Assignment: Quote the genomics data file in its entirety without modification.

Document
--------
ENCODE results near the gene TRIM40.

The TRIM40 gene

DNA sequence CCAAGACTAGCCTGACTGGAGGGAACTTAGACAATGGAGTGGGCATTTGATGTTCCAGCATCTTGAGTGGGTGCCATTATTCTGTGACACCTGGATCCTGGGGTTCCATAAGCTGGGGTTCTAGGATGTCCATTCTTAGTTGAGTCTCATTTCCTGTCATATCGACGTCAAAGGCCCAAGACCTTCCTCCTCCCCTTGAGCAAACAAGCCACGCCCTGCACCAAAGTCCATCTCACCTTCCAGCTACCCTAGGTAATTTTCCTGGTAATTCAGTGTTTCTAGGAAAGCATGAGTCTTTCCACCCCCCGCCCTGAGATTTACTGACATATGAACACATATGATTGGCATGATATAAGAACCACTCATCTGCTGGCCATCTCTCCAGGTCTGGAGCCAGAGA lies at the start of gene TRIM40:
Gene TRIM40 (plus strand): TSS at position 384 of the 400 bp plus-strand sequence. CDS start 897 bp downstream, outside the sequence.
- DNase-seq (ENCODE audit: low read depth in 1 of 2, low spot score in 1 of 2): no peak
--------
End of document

ENCODE results near the gene TRIM40.

The TRIM40 gene

DNA sequence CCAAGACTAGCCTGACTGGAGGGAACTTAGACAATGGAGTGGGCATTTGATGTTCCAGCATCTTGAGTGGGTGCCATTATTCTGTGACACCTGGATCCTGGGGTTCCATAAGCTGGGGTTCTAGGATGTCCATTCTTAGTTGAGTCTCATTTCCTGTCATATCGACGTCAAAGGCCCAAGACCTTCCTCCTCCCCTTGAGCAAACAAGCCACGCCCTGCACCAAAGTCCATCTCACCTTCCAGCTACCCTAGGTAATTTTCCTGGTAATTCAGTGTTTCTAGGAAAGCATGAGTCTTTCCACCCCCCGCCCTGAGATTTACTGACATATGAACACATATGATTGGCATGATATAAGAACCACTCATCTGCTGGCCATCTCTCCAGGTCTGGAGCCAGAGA lies at the start of gene TRIM40:
Gene TRIM40 (plus strand): TSS at position 384 of the 400 bp plus-strand sequence. CDS start 897 bp downstream, outside the sequence.
- DNase-seq (ENCODE audit: low read depth in 1 of 2, low spot score in 1 of 2): no peak